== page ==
The largest ever genetic study of mosquitoes reveals the movement of insecticide resistance between different regions of Africa and finds several rapidly evolving insecticide resistance genes. Reported in Nature on 29 November, this genetic resource will be used to develop new tools for monitoring resistance and managing insecticide use, and for designing novel control methods.
Malaria is transmitted by mosquitoes and rising resistance to insecticides is hampering efforts to control the disease. The study led by researchers from the Wellcome Trust Sanger Institute and their collaborators including Michael C. Fontaine from the Groningen Institute for Evolutionary Life Sciences (GELIFES) of the University of Groningen also discovered that wild mosquitoes collected in Africa were genetically far more diverse than had been thought. This helps to explain how mosquitoes evolve insecticide resistance so quickly.
To understand how mosquitoes are evolving, researchers working with the
1000 genomes project sequenced the DNA of 765 wild
mosquitoes. These were taken from 15 locations across eight African countries , creating the largest data resource on natural genetic variation for any species of insect. They then examined each of the mosquito genomes.
The researchers revealed that the Anopheles gambie mosquitoes are extremely genetically diverse compared with most other animal species. High genetic diversity enables rapid evolution and the study found 52 million small differences amongst the mosquito genomes.
Michael Fontaine, contributing authors from the University of Groningen, said: ‘Such extraordinary level of genetic diversity observed in these mosquitoes certainly explains their abilities to adapt to rapidly changing environments and to the vector control strategies. From a more fundamental perspective, the resources produced in this project and those coming in a near future will be invaluable to study how Anopheles gambiae has recently diverged from its closest relative Anopheles coluzzii, revealing key processes about how species can diverge despite high level of genetic exchange between them.’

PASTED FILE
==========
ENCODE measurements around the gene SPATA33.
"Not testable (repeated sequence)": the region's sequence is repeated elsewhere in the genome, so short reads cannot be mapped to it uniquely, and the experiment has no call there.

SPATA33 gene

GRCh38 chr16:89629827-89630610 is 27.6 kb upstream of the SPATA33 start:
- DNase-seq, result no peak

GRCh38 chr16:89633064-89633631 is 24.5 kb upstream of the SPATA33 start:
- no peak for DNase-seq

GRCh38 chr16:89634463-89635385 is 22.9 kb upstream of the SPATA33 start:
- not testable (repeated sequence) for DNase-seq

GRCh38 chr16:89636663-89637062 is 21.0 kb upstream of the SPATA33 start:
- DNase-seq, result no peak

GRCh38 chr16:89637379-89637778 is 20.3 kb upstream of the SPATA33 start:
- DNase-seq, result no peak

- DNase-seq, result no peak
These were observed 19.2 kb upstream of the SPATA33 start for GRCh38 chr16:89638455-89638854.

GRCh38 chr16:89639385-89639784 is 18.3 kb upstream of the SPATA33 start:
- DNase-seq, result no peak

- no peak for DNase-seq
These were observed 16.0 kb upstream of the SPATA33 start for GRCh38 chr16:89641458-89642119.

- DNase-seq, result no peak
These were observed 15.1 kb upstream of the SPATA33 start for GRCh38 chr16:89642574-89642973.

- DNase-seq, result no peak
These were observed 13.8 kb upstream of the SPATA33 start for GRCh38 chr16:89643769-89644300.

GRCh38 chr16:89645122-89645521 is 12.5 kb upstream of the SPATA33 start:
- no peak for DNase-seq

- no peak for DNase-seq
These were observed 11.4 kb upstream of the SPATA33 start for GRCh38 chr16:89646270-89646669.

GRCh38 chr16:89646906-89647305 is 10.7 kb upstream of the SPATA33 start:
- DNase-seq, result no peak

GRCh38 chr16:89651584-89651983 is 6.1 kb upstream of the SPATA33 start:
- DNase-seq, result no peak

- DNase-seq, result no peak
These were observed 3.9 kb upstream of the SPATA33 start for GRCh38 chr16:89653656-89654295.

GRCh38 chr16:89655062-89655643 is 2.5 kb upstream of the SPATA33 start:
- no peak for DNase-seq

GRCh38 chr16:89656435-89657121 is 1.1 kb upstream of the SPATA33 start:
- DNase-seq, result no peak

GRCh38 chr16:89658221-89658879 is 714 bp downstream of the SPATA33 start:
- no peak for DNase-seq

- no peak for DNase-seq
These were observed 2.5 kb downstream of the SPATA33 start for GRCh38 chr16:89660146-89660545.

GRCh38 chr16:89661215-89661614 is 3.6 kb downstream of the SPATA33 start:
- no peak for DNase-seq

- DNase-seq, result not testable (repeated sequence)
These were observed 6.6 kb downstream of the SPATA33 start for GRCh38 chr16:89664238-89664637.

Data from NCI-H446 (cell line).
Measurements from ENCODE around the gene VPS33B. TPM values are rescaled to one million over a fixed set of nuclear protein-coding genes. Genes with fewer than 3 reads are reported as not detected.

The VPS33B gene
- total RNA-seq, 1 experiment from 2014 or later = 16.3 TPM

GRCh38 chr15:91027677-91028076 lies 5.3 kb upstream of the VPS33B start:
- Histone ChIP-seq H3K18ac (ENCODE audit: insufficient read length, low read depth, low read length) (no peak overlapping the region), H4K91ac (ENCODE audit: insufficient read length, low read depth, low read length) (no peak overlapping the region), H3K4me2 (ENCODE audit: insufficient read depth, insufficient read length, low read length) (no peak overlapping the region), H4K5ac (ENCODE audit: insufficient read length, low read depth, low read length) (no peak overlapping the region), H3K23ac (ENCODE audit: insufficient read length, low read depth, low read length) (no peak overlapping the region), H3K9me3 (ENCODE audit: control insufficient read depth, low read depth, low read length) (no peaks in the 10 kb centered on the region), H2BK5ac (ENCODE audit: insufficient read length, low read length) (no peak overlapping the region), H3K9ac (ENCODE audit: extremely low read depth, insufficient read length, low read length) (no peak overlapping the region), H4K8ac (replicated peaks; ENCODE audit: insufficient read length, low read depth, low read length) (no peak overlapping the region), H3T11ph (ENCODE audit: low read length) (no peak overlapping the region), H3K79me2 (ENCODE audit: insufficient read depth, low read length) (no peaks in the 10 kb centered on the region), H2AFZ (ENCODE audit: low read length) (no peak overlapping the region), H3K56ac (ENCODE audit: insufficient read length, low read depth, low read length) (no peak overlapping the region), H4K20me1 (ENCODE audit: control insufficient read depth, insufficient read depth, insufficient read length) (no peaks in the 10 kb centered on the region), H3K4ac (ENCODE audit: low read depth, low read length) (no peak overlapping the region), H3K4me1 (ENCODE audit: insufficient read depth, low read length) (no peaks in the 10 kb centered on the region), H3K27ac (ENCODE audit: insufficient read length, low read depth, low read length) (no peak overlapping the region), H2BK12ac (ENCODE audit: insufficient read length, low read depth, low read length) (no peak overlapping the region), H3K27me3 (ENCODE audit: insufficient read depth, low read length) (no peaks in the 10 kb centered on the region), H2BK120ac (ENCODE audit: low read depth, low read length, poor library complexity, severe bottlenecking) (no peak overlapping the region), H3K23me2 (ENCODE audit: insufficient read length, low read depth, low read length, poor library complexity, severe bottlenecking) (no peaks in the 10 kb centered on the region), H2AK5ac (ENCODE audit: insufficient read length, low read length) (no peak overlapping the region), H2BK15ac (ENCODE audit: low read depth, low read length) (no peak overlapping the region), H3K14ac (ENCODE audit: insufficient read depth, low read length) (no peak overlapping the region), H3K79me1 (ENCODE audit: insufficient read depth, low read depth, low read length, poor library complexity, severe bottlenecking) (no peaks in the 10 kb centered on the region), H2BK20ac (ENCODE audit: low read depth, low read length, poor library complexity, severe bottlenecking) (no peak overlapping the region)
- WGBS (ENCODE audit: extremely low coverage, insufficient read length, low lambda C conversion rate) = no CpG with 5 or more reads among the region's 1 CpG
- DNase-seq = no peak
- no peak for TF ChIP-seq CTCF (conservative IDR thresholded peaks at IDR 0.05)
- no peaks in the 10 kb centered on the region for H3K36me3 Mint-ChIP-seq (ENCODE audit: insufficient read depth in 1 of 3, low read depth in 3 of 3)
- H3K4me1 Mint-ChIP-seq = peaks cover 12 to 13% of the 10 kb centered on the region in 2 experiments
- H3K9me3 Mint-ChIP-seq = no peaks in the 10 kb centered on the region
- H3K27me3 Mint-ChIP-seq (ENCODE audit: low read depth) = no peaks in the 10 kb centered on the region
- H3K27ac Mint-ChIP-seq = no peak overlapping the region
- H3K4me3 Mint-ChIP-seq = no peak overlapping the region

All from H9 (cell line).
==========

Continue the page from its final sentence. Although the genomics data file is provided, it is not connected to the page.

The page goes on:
New strategies to control mosquitoes are being developed that use ‘gene drive’– using the latest Crispr/Cas 9 genetic tools to make mosquitoes infertile or unable to carry the malaria parasite. However, this technology requires an exact match with any targeted gene. The researchers found that gene drive is unlikely to work for most mosquito genes because they are too variable in nature, however they also used the data to highlight less variable targets that are potentially more suitable for gene drive based methods to control mosquitoes.
The mosquito genomes also revealed rapid evolution of several genes that had previously been implicated in insecticide resistance. Unexpectedly, the researchers discovered many previously-unknown genetic variants within those genes that could be causing insecticide resistance. Worryingly, they showed that these genetic variants for insecticide resistance were not only emerging independently in different parts of Africa, but were also being spread across the continent by mosquito migration.
More than 200 million people are infected with the malaria parasite worldwide each year, which is transmitted by blood-sucking Anopheles mosquitoes. Malaria caused the deaths of around 429,000 people in 2015 with the majority of cases in sub-Saharan Africa.
Public health measures in Africa such as insecticide-treated bed nets and insecticide-spraying have helped reduce the numbers of malaria cases since 2000, but many mosquitoes have evolved resistance to insecticides. This is now threatening to derail malaria control in Africa.
Reference: The Anopheles gambiae 1000 Genomes Consortiu: mGenetic diversity of the African malaria vector Anopheles gambiae. Nature, 30 November 2017, DOI:10.1038/nature24995
Report: Wellcome Trust Sanger Institute
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